“Kim evokes the tenderness, fear, and innocence of young Sunja, as well as her toughness and determination, while Youn embodies the wisdom, remorse, and guilt of her current character. was old for having survived while so many others did not.”
Through Sunja and her similarly besieged teammates (most notably sister-in-law Kyunghee, played by Jung Eun-chae and Felice Choi of different ages), Pachinko celebrates the strength and resilience of 20th-century Korean women, whose lives are frequently shaped by fragmentation, distortion, and the devil. Kim evokes the tenderness, fear, and innocence of young Sunja, as well as her toughness and determination, while Youn embodies the wisdom, remorse, and guilt of her current character. has grown old for having survived while so many others have not. A wish that Magnetic Youn had a little more to offer throughout these eight installments. However, her 1989 narrative – which constantly has her help and concern, Solomon – is in some ways the crux of the material, tying the series’ ideas together about the burden of the weight of history on both young and old, the weight of passed expectations passed down from generation to generation, the primacy of age-old rituals and customs, and the process of self-formation. settle down in a land that is not your own, and despise you as a second-class citizen.
The tension between personal ambition and communal ties, as well as between selfishness and sacrifice, is frequently at the forefront of the series, which weaves its tapestry with an ingenuity that never now tarnished by exposure. When Pachinko not lyrical in his own style like his recent film After Yang—Thanks to the more conventional episodic format — Kogonada’s management remains light, graceful, and empathetic, and co-director Chon imbued the action with a profound reverence for those difficulties that these main characters overcame. In openly and subtly interspersed ways, they convey the complexities of these socio-political times to Koreans at home and abroad, possibly through color-coded subtitles to match Koreans. dialogue between Korean and Japanese, or through Solomon’s confusing feelings of honoring those who came before him, indignant at the fact that he could never match the suffering of them (and should be forever grateful for that), and wanted to be their own man while remaining loyal to their loved ones.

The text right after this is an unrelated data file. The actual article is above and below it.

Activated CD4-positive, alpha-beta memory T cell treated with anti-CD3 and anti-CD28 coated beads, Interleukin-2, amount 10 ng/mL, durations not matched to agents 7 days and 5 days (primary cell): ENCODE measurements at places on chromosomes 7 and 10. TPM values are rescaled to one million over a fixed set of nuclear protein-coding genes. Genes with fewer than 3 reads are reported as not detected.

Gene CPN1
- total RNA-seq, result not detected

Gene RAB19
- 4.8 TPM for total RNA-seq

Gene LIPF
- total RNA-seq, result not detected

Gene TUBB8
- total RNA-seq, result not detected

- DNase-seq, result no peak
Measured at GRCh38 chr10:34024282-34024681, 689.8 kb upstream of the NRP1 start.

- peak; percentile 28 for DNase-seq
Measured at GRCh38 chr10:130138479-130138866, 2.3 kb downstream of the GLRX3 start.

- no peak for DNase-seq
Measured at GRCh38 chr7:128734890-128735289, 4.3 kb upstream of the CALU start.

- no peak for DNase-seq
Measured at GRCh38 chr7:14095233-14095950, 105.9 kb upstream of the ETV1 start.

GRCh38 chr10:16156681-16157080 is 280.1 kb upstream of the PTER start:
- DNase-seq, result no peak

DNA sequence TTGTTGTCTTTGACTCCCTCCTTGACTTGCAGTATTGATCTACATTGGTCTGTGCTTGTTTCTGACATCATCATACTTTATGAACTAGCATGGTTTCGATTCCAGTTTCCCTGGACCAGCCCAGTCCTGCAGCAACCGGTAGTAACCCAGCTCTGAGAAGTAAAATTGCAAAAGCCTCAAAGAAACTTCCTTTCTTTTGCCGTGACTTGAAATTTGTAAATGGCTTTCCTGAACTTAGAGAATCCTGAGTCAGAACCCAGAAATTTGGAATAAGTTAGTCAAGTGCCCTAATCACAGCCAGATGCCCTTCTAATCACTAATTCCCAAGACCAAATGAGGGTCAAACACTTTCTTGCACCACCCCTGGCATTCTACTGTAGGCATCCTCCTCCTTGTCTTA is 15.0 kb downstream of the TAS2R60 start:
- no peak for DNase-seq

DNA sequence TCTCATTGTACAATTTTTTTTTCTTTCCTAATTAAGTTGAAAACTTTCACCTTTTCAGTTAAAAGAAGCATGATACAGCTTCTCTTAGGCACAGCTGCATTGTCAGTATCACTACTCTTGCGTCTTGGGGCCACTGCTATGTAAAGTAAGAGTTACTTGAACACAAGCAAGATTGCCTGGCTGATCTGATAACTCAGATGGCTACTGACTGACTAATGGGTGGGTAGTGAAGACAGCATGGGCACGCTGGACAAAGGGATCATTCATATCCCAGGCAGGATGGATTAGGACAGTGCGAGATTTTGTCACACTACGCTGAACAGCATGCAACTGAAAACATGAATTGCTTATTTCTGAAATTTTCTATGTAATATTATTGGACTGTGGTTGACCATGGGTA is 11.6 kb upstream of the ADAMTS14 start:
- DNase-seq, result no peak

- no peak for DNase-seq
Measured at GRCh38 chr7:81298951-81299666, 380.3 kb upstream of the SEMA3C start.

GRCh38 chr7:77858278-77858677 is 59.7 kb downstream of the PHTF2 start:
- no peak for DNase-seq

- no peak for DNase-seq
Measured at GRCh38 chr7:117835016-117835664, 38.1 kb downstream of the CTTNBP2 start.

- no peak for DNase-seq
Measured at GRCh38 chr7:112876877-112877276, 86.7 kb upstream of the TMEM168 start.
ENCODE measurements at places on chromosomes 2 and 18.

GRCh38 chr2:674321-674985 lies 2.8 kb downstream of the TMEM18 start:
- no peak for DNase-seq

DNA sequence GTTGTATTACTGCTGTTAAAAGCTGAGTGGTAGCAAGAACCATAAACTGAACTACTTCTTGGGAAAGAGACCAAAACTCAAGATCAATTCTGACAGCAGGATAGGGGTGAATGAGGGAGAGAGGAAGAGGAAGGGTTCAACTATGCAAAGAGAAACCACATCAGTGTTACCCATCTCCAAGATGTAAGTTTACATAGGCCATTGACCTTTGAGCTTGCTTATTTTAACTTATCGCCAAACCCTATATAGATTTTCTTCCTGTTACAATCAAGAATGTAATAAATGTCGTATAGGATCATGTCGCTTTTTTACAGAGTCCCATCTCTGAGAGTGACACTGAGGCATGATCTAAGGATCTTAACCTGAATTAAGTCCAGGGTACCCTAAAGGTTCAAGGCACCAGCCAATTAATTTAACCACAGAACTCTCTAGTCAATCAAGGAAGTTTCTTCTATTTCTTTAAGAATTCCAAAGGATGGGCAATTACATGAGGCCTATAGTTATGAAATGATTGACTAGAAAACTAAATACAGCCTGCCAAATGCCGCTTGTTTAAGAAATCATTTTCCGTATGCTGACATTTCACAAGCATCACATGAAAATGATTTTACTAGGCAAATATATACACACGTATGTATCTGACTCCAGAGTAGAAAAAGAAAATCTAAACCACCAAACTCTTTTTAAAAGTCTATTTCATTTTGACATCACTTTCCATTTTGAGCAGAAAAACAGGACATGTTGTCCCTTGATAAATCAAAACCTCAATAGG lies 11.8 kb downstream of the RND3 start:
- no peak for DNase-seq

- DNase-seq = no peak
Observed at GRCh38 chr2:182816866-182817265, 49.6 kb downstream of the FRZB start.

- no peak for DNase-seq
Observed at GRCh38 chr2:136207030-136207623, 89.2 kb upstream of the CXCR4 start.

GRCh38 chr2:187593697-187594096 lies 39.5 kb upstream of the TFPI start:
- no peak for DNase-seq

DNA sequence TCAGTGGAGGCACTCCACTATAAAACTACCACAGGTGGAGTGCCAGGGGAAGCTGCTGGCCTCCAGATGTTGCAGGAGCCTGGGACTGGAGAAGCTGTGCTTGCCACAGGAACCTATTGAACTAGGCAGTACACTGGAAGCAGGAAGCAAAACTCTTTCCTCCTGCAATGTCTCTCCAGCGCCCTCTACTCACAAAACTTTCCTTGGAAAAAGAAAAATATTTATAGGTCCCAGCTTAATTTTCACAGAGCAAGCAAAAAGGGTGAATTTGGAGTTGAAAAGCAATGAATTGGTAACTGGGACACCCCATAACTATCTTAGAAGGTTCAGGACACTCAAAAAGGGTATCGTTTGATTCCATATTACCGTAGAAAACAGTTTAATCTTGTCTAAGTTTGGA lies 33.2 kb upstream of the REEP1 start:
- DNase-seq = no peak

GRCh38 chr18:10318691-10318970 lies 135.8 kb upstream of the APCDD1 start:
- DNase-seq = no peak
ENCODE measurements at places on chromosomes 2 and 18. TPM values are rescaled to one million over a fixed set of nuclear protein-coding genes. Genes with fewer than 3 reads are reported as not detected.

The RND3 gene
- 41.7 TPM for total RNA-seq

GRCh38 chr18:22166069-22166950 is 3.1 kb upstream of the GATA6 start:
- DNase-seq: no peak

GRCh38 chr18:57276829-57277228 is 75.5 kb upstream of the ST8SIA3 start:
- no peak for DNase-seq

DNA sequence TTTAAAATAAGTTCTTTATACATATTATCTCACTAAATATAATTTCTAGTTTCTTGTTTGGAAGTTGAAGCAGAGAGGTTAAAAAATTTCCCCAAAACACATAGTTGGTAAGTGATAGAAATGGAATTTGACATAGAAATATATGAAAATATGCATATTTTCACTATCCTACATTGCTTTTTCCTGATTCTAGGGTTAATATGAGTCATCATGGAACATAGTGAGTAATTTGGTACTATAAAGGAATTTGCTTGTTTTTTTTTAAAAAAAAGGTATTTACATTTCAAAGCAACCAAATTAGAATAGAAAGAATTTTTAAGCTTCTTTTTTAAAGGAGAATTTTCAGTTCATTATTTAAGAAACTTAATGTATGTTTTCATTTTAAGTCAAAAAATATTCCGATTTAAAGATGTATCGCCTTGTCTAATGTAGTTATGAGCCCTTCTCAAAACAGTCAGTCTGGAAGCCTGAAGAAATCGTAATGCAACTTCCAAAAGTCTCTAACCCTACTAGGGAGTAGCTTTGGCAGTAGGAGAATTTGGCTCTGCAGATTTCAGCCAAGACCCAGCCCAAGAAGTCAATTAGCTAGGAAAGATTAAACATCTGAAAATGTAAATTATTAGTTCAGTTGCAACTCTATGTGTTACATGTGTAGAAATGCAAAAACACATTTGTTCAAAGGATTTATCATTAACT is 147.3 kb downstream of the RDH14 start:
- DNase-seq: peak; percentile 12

Pachinko moves gracefully between its chosen decades, embedding key moments in these individuals’ lives as a means of emphasizing their shared passions, successes, and dreams . Surprisingly, despite ending with a non-fiction coda about real-life elderly Korean women who immigrate to Japan at a young age, the series ends with many loose ends, suggesting that the sequel The second is likely to appear in the cards. With these compelling characters and this compelling storytelling, that would be a welcome change.
https://www.thedailybeast.com/pachinko-is-apple-tvs-stunning-tribute-to-korean-women?source=articles&via=rss ‘Pachinko’ is Apple TV+’s great tribute to Korean women